Erectile dysfunction treatments are not prescribed for premature ejaculation. But studies have found that medicines like sildenafil can help to counter the problems caused by it.

An investigation carried out by Australian scientists into the use of Viagra in premature ejaculation cases reported that it 'increased confidence, the perception of ejaculatory control, and overall sexual satisfaction' in studied subjects.

It was also reported that the ‘refractory’ time between ejaculation and getting a second erection was reduced; implying that, in theory, those who are prone to premature ejaculation would benefit from taking Viagra, as they would be able to resume penetration within a shorter time and subsequently be better able to satisfy their partner.

One other study found that sildenafil produced better results in treating premature ejaculation than paroxetine (an antidepressant which is not medically designated for PE but has shown beneficial results in clinical trials) and ‘pause-squeeze technique’ (a masturbatory practice which involves applying pressure to the head of the penis right before the point of climax), with 86 per cent of those issued with sildenafil wishing to continue treatment with it; compared to 60 per cent of those using paroxetine and 45 per cent using the technique.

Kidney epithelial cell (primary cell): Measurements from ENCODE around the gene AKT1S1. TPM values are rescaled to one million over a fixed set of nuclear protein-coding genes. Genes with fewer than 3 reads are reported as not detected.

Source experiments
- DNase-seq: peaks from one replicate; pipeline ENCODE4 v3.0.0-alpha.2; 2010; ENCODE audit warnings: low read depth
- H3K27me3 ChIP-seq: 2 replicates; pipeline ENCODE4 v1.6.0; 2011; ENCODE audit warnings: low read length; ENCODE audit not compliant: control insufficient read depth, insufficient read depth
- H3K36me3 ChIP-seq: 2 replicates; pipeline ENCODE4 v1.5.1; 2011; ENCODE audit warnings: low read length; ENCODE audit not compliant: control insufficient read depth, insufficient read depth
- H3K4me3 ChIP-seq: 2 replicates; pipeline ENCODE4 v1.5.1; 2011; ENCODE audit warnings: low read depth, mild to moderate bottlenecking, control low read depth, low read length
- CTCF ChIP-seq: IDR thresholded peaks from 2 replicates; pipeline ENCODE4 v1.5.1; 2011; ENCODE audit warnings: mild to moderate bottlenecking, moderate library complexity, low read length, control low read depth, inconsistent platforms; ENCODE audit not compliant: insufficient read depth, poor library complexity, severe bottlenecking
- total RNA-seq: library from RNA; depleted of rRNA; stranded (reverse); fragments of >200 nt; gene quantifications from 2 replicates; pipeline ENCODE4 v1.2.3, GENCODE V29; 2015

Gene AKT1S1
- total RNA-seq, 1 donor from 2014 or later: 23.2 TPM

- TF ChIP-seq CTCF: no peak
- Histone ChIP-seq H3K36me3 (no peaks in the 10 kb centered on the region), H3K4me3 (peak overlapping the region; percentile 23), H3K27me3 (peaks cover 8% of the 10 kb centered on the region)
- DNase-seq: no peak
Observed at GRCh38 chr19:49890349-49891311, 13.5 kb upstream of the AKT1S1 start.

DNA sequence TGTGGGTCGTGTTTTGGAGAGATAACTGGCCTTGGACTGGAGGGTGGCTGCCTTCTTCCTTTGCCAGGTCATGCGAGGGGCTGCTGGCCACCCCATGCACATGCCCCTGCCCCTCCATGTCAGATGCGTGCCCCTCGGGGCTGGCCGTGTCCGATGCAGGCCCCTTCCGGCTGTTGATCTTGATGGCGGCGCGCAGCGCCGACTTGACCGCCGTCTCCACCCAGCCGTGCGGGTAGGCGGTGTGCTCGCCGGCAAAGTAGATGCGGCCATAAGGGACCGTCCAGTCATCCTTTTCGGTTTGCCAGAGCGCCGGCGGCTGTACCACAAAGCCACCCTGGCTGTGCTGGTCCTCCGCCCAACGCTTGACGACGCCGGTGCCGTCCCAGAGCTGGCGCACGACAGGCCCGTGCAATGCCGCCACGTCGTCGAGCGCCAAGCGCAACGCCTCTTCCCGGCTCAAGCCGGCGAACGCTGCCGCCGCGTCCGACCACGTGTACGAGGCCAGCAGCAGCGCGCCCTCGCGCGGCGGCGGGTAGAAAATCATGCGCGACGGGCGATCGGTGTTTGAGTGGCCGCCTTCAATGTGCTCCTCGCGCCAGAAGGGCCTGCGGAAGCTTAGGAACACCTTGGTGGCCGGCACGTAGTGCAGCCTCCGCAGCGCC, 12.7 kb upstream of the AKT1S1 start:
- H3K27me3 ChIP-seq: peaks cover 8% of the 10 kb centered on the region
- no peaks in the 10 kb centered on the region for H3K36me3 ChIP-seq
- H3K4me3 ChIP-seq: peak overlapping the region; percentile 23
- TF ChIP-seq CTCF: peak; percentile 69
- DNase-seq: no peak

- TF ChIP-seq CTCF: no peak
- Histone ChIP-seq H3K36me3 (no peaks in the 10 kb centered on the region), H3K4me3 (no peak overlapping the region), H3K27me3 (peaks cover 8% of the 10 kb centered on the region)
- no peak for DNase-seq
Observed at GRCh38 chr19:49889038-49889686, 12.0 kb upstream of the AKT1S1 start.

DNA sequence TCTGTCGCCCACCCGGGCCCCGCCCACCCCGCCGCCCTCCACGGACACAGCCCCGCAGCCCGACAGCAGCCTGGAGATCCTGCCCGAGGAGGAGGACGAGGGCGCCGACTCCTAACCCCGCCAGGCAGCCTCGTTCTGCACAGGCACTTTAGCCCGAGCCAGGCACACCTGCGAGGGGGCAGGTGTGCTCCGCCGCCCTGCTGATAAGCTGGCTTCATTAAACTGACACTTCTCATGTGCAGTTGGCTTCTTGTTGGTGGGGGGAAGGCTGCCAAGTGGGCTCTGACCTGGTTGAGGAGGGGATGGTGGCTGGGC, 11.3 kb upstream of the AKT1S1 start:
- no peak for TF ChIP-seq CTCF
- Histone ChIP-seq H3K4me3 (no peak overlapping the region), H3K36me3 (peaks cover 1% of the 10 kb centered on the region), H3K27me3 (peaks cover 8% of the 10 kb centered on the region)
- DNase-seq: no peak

Infertility vs Erectile Dysfunction

Male infertility can be caused by low numbers of sperm, or reduced sperm mobility, and results in an inability or decreased capacity to successfully conceive.

There are a number of reasons why a man may be infertile, but erectile dysfunction is not one of them; nor is it an indicator of the condition.

ED and infertility share a link in that they can both be exacerbated by low testosterone levels.

In addition, if a couple is attempting to conceive but the male partner is unable to get an erection sufficient for intercourse, then this is an example of ED-induced failure to conceive.

But erectile dysfunction is by no means an indicator of low sperm count.

Those who are experiencing erectile problems may be able to overcome symptoms with prescription impotence treatment.

However, the jury is still out on whether ED pills interfere with the production of healthy sperm. Some studies and news stories have suggested that drugs like Viagra can have an adverse effect on sperm function, while others have noted no ill effects.

In any case, if you are trying to conceive but are experiencing erectile difficulties, it is advisable to seek advice from your doctor.

Loss of Libido vs Erectile Dysfunction